Earlier this year the novelist John le Carre donated his “literary archive” to Oxford University’s Bodleian Library. The archive includes handwritten and typed drafts of his novels such as, “Tinker Tailor Soldier Spy,” “Smiley’s People,” “The Spy who came in From the Cold” and so on.
The archive consisted of 85 boxes of files and notepads, with apparently more to follow later. The whole event of these archives going to Oxford is highly symbolic since le Carre’s most famous character (George Smiley) is represented as an Oxford graduate.
In looking at the archive what’s interesting is the level of change that the stories went through. On a typical page of the manuscript of Tinker Tailor, only about three lines survive unaltered from the original.
Which must make everyone who is a devotee of le Carre grateful that he wrote in notepads and with typewriters and not using a computer. Laptops started to be called notebooks in the 1990s, but they didn’t introduce any specific or new notetaking ability at that time. Indeed, as we all know if one uses the program Word and overwrites each section of a book, none of the earlier editions will be kept.
So is the notebook (as in the paper version) on the way out? Probably not, because many people find it easier to make notes on paper than on a computer – despite the advances in programming in recent years.
Artists’ notebooks including blank paper for drawing are unlikely to be replaced, and many writers are keen to continue with paper as a way of seeing how their work looks in the form that many will actually see it.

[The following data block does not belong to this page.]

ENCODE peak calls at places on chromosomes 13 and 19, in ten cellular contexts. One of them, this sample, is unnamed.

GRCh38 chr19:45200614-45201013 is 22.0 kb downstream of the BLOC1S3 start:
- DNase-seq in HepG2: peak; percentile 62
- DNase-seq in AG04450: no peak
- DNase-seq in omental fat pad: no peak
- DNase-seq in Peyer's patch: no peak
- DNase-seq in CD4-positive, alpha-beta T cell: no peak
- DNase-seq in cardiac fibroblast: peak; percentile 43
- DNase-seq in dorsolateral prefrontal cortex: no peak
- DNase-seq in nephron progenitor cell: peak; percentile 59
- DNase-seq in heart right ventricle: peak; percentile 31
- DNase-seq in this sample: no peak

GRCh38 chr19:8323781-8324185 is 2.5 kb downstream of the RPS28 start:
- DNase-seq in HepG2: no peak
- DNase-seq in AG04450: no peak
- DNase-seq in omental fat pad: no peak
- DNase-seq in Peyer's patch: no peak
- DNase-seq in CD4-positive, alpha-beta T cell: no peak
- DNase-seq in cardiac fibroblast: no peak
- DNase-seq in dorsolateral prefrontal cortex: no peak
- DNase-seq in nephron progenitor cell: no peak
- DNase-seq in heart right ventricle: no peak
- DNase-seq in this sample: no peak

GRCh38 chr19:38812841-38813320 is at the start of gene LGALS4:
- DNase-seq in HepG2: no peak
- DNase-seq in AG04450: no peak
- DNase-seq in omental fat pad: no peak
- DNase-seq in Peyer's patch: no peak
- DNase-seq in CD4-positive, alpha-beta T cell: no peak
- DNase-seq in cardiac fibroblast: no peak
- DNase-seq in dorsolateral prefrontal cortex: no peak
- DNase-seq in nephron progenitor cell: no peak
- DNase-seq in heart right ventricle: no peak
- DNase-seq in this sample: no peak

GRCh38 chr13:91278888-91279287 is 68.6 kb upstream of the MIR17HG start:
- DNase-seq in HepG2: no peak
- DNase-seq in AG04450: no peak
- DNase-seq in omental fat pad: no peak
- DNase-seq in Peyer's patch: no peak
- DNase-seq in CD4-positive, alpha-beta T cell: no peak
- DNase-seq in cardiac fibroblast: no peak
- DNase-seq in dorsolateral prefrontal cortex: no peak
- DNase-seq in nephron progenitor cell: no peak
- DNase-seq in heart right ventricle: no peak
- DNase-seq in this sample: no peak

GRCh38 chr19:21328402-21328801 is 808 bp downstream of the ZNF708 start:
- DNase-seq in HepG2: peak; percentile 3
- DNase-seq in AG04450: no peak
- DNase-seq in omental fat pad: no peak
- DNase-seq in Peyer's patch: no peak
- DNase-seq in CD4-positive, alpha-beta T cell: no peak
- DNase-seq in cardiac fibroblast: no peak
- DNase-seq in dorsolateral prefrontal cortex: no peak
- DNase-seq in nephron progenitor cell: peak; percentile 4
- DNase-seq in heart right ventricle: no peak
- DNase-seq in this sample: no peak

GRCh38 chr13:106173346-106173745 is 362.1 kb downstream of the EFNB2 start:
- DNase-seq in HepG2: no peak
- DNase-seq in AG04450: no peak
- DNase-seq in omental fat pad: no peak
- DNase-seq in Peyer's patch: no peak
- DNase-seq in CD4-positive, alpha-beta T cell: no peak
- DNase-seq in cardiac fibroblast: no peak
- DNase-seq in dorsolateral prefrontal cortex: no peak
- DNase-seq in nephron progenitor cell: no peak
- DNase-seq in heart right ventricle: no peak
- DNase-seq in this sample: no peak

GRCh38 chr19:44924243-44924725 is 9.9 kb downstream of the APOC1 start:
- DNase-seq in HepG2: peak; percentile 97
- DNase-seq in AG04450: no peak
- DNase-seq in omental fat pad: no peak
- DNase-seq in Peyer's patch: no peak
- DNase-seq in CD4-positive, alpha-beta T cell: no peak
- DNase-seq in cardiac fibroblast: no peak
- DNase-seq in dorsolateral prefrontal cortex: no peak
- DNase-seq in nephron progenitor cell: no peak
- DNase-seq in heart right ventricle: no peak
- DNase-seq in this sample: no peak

Not surprisingly notebooks exist in many formats – often designated according to the space between the lines: “wide rule” has the lines the farthest apart, “college rule” has them closer, “legal rule” slightly closer still and “narrow rule” the closest, allowing more lines of text per page. As always, you pays your money…
Journalists who often find themselves reporting the news in difficult situations may use recorders these days to take down the exact words of someone’s speech, but you will still see many using the notebook so that they can sketch in their own vision of what is going on.
Police officers are required to write notes on what they observe, and surveyors generally record field notes in durable, hard-bound notebooks called “field books.”
Which explains why the requirement for storage space for notebooks is undiminished. And for anyone with a favourite author this must be good news, for the moment everyone starts writing everything on computer is the moment when we will lose our insight into exactly how the writer of excellence came to create his/her work of genius.
If you’re looking to store some paper there’s more information on our website or give us a call on 0800 783 9516.